Implications for sustainable development

Over the past 50 years, humans have converted and modified natural ecosystems more rapidly and over larger areas than in any comparable period of human history (e.g., Steffen et al., 2004). These changes have been driven by the rapidly growing demands for food, fish, freshwater, timber, fibre and fuel (e.g., Vitousek et al., 1997) and have contributed to substantial net gains in human well-being and economic development, while resulting in a substantial and largely irreversible loss of biodiversity and degradation in ecosystems and their services (Reid et al., 2005).

The consequences of policies to address the vulnerability of ecosystems to climate change at both the national and international level are not yet fully understood. There is growing evidence that significant impacts on the environment may result from perverse or unintended effects of policies from other sectors, which directly or indirectly have adverse consequences on ecosystems and other environmental processes (Chopra et al., 2005). Land re-distribution policies, for example, while designed to increase food self-sufficiency also contribute to reducing carbon sequestration and loss of biodiversity through extensive clear-cutting.

Effective mechanisms to analyse cross-sectoral impacts and to feed new scientific knowledge into policy-making are necessary (Schneider, 2004). There is substantial evidence to suggest that developing and implementing policies and strategies to reduce the vulnerability of ecosystems to climate change is closely linked to the availability of capacity to address current needs (e.g., Chanda, 2001). Thus, prospects for successful adaptation to climate change will remain limited as long as factors (e.g., population growth, poverty and globalisation) that contribute to chronic vulnerability to, for example, drought and floods, are not resolved (Kates, 2000; Reid et al., 2005).

4.7.1 Ecosystems services and sustainable development

Large differences in natural and socio-economic conditions among regions mitigate against simple solutions to the problem of ecosystem degradation and loss of services. Many interactions, lags and feedbacks, including those that operate across a range of spatial, temporal and organisational scales generate complex patterns which are not fully understood. Past actions to slow or reverse the degradation of ecosystems have yielded significant results, but these improvements have generally not kept pace with growing pressures (Reid et al., 2005). However, sound management of ecosystem services provides several cost-effective opportunities for addressing multiple development goals in a synergistic manner (Reid et al., 2005).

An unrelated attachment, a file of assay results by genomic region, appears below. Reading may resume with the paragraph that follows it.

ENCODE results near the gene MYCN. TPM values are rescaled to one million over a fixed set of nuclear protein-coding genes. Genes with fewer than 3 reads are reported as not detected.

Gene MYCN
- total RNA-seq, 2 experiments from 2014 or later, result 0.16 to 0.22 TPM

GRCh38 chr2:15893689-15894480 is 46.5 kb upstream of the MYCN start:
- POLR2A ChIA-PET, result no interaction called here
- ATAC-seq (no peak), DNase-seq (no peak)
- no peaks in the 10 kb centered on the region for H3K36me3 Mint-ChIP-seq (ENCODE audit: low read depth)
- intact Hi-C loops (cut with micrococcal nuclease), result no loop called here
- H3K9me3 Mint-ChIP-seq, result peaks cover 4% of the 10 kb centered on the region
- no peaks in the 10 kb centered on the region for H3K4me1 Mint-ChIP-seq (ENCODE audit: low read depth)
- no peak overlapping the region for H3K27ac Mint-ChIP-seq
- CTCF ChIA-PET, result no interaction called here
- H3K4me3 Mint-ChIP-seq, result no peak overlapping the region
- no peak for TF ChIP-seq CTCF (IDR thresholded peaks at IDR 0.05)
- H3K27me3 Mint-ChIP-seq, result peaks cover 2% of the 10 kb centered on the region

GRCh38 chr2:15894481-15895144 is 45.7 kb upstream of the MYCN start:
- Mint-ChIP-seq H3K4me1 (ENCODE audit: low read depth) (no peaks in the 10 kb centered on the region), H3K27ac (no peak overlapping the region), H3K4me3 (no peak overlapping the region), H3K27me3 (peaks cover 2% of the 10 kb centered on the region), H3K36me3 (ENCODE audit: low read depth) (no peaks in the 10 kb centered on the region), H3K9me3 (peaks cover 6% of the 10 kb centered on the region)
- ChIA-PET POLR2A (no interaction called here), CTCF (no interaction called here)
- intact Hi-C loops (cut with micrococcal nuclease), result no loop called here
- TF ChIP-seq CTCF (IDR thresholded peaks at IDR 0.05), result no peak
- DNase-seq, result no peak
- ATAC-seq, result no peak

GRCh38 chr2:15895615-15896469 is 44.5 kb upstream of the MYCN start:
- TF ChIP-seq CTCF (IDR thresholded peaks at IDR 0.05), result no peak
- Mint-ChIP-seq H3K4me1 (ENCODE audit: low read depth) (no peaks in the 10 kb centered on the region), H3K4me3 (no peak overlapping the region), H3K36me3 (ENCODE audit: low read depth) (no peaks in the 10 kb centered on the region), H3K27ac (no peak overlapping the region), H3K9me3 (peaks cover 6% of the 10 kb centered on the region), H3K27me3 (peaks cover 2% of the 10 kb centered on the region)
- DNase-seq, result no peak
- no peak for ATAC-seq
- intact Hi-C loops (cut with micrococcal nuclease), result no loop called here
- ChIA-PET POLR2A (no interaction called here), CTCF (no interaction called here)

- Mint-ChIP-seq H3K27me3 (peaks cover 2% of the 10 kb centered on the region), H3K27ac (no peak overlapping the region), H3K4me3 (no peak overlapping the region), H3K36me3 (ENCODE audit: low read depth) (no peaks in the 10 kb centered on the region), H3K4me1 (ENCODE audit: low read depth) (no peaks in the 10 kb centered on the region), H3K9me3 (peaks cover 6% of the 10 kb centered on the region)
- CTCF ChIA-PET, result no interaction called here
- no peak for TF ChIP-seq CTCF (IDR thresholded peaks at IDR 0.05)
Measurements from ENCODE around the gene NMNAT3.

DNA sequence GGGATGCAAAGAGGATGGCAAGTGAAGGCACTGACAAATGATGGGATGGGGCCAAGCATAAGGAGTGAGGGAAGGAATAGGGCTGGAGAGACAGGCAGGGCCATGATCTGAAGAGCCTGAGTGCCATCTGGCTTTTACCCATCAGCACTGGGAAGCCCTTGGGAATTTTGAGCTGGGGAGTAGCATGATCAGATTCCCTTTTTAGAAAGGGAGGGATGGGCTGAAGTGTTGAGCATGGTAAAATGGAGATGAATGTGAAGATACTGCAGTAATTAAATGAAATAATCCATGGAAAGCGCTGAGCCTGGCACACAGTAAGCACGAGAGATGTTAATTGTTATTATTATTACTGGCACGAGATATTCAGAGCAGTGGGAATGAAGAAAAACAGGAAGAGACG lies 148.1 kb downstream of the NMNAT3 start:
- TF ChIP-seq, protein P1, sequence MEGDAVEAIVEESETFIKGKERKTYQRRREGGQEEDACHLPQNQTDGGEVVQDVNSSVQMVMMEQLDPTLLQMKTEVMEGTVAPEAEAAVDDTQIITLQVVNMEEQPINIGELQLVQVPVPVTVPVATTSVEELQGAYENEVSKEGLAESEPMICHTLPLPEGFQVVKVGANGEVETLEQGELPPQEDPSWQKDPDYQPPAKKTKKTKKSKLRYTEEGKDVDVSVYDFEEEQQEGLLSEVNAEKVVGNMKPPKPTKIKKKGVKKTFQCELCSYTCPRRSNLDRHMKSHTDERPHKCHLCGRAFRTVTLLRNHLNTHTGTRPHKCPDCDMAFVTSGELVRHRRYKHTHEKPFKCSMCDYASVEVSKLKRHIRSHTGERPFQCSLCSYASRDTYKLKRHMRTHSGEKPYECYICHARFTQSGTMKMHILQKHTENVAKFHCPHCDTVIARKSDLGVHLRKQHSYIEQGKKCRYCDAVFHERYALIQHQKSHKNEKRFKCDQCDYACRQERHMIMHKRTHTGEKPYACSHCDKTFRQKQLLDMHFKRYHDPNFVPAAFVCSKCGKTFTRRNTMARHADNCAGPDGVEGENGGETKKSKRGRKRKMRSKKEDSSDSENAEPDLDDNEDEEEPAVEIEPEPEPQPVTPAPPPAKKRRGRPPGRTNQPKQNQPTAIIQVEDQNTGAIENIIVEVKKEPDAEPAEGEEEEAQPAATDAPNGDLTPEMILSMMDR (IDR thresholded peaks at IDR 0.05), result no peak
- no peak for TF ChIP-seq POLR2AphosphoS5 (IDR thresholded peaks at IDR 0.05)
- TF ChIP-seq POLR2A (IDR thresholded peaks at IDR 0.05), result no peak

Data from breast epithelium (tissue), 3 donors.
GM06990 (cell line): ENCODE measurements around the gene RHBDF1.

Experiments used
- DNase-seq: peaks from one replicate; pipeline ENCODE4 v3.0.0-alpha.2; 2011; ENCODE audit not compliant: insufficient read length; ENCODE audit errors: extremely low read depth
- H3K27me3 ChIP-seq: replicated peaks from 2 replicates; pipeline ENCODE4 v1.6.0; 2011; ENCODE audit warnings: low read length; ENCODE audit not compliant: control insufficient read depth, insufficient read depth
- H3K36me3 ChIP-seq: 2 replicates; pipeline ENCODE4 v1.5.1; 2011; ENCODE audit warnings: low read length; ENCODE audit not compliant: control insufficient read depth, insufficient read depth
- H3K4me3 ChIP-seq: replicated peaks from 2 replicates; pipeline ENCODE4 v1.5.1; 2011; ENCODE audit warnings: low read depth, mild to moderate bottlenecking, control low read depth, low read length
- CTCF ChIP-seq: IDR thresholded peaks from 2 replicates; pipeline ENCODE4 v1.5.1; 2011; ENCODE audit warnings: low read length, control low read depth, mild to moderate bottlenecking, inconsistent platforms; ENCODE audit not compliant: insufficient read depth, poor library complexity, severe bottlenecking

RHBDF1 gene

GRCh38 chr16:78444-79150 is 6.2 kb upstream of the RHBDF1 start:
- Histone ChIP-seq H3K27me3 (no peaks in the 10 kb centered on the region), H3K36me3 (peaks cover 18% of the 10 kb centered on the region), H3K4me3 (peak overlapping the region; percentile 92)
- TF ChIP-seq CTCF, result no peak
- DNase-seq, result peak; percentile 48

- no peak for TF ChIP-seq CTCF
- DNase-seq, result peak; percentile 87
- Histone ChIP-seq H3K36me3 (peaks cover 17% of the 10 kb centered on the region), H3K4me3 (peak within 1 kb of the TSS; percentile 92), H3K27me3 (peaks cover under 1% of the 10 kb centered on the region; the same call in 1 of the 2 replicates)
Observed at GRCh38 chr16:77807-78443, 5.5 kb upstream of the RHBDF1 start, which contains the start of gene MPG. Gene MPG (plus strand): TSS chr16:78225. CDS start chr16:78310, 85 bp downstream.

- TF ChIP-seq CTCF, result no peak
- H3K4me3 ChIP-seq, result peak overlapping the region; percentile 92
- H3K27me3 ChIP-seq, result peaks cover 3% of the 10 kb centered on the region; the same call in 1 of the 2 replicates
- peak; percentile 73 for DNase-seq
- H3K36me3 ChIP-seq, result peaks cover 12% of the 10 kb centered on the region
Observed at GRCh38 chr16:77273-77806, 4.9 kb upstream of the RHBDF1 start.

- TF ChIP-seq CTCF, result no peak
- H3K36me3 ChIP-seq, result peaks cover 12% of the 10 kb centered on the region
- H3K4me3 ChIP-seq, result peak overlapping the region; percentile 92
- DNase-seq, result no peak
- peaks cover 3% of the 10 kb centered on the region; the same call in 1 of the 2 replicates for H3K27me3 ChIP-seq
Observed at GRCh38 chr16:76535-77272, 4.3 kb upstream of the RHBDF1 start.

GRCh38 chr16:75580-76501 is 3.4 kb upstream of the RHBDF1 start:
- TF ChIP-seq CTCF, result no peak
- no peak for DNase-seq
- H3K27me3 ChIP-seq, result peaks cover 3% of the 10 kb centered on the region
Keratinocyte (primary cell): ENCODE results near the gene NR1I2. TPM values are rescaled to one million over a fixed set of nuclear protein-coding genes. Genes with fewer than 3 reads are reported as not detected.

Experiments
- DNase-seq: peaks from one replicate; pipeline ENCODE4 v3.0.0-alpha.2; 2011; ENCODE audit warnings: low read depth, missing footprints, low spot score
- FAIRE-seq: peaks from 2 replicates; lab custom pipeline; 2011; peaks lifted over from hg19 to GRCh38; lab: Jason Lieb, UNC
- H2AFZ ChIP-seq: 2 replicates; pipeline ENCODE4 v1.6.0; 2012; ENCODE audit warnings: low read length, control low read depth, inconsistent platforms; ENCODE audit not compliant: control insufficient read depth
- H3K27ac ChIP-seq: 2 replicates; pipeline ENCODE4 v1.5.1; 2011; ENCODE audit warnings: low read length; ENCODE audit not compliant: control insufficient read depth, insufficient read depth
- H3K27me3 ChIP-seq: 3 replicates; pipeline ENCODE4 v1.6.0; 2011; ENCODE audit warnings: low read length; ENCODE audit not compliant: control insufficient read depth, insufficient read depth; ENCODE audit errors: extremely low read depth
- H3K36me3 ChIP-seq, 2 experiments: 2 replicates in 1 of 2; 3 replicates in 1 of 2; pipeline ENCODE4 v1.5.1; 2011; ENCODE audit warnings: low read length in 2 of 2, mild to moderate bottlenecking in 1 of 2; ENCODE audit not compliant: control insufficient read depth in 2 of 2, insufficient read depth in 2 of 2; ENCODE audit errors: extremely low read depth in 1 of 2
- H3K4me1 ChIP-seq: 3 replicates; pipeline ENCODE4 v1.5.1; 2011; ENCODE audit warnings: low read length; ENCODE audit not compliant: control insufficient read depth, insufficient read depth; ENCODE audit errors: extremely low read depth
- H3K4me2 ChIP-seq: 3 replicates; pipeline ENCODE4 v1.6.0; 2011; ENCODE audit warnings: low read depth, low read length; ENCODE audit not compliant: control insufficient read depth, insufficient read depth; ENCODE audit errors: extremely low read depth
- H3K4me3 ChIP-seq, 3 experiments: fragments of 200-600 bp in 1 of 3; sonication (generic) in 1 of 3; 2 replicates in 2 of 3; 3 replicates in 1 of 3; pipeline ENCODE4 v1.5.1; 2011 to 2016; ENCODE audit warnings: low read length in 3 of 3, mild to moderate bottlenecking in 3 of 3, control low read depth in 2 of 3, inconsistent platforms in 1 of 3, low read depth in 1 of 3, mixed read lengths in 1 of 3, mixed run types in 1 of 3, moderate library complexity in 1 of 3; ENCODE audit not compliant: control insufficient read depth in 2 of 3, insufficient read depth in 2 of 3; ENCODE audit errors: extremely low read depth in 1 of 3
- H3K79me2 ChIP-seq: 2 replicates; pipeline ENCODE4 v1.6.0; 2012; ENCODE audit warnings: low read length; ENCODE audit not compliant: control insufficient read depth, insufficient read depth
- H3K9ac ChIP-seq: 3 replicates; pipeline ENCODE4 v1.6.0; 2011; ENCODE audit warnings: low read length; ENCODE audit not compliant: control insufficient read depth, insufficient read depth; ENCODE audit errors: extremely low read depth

Progress achieved in addressing the Millennium Development Goals (MDGs) is unlikely to be sustained if ecosystem services continue to be degraded (Goklany, 2005). The role of ecosystems in sustainable development and in achieving the MDGs involves an array of stakeholders (Jain, 2003; Adeel et al., 2005). Evidence from different parts of the world shows that in most cases it is far from clear who is 'in charge' of the long-term sustainability of an ecosystem, let alone of the situation under future climates. Responding and adapting to the impacts of climate change on ecosystems calls for a clear and structured system of decision making at all levels (Kennett, 2002). Impacts of climate change on ecosystems also show strong interrelationships with ecosystem processes and human activities at various scales over time. Addressing these impacts requires a co-ordinated, integrated, cross-sectoral policy framework with a long-term focus; a strategy that so far has not been easy to implement (Brown, 2003).

4.7.2 Subsistence livelihoods and indigenous peoples

The impacts of climate change on ecosystems and their services will not be distributed equally around the world. Dryland, mountain and mediterranean regions are likely to be more vulnerable than others (Gitay et al., 2001) and ecosystem degradation is largest in these regions (Hassan et al., 2005). Climate change is likely to cause additional inequities, as its impacts are unevenly distributed over space and time and disproportionately affect the poor (Tol, 2001; Stern, 2007). The term 'double exposure' has been used for regions, sectors, ecosystems and social groups that are confronted both by the impacts of climate change and by the consequences of economic globalisation (O'Brien and Leichenko, 2000). Thus special attention needs to be given to indigenous peoples with subsistence livelihoods and groups with limited access to information and few means of adaptation. As a result climate change and sustainable development need to incorporate issues of equity (Kates, 2000; Jain, 2003; Richards, 2003).

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